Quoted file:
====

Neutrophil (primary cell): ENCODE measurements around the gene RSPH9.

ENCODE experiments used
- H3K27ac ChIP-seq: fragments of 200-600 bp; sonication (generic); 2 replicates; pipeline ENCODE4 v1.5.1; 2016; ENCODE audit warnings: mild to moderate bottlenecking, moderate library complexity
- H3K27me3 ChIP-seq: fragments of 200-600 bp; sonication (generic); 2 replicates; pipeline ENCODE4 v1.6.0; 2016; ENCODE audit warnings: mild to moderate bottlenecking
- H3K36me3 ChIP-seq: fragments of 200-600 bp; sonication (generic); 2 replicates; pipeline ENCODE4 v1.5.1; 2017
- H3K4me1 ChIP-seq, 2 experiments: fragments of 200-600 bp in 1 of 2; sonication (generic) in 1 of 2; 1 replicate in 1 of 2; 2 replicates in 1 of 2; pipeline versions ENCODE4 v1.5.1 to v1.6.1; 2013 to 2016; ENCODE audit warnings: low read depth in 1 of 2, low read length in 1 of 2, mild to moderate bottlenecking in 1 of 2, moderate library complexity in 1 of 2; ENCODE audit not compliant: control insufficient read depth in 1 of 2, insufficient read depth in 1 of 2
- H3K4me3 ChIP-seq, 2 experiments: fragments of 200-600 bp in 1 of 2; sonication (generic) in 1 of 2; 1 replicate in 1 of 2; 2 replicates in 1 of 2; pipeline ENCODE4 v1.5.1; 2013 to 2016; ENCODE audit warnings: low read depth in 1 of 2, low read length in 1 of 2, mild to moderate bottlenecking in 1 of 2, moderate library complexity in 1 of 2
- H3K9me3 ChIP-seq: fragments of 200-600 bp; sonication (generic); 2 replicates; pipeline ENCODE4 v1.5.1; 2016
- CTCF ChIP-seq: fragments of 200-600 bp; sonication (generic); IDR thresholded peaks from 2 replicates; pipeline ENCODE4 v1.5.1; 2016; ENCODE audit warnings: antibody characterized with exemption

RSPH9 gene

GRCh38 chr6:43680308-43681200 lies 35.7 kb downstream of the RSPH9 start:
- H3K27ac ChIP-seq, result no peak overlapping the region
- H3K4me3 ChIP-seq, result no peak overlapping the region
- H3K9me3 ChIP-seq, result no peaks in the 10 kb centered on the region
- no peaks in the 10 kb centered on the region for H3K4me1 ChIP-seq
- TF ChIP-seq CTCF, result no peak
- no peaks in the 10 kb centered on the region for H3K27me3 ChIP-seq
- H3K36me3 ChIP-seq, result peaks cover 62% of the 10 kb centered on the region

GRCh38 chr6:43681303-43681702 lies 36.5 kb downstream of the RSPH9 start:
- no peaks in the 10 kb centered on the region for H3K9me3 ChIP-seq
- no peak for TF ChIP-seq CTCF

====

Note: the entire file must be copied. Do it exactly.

Neutrophil (primary cell): ENCODE measurements around the gene RSPH9.

ENCODE experiments used
- H3K27ac ChIP-seq: fragments of 200-600 bp; sonication (generic); 2 replicates; pipeline ENCODE4 v1.5.1; 2016; ENCODE audit warnings: mild to moderate bottlenecking, moderate library complexity
- H3K27me3 ChIP-seq: fragments of 200-600 bp; sonication (generic); 2 replicates; pipeline ENCODE4 v1.6.0; 2016; ENCODE audit warnings: mild to moderate bottlenecking
- H3K36me3 ChIP-seq: fragments of 200-600 bp; sonication (generic); 2 replicates; pipeline ENCODE4 v1.5.1; 2017
- H3K4me1 ChIP-seq, 2 experiments: fragments of 200-600 bp in 1 of 2; sonication (generic) in 1 of 2; 1 replicate in 1 of 2; 2 replicates in 1 of 2; pipeline versions ENCODE4 v1.5.1 to v1.6.1; 2013 to 2016; ENCODE audit warnings: low read depth in 1 of 2, low read length in 1 of 2, mild to moderate bottlenecking in 1 of 2, moderate library complexity in 1 of 2; ENCODE audit not compliant: control insufficient read depth in 1 of 2, insufficient read depth in 1 of 2
- H3K4me3 ChIP-seq, 2 experiments: fragments of 200-600 bp in 1 of 2; sonication (generic) in 1 of 2; 1 replicate in 1 of 2; 2 replicates in 1 of 2; pipeline ENCODE4 v1.5.1; 2013 to 2016; ENCODE audit warnings: low read depth in 1 of 2, low read length in 1 of 2, mild to moderate bottlenecking in 1 of 2, moderate library complexity in 1 of 2
- H3K9me3 ChIP-seq: fragments of 200-600 bp; sonication (generic); 2 replicates; pipeline ENCODE4 v1.5.1; 2016
- CTCF ChIP-seq: fragments of 200-600 bp; sonication (generic); IDR thresholded peaks from 2 replicates; pipeline ENCODE4 v1.5.1; 2016; ENCODE audit warnings: antibody characterized with exemption

RSPH9 gene

GRCh38 chr6:43680308-43681200 lies 35.7 kb downstream of the RSPH9 start:
- H3K27ac ChIP-seq, result no peak overlapping the region
- H3K4me3 ChIP-seq, result no peak overlapping the region
- H3K9me3 ChIP-seq, result no peaks in the 10 kb centered on the region
- no peaks in the 10 kb centered on the region for H3K4me1 ChIP-seq
- TF ChIP-seq CTCF, result no peak
- no peaks in the 10 kb centered on the region for H3K27me3 ChIP-seq
- H3K36me3 ChIP-seq, result peaks cover 62% of the 10 kb centered on the region

GRCh38 chr6:43681303-43681702 lies 36.5 kb downstream of the RSPH9 start:
- no peaks in the 10 kb centered on the region for H3K9me3 ChIP-seq
- no peak for TF ChIP-seq CTCF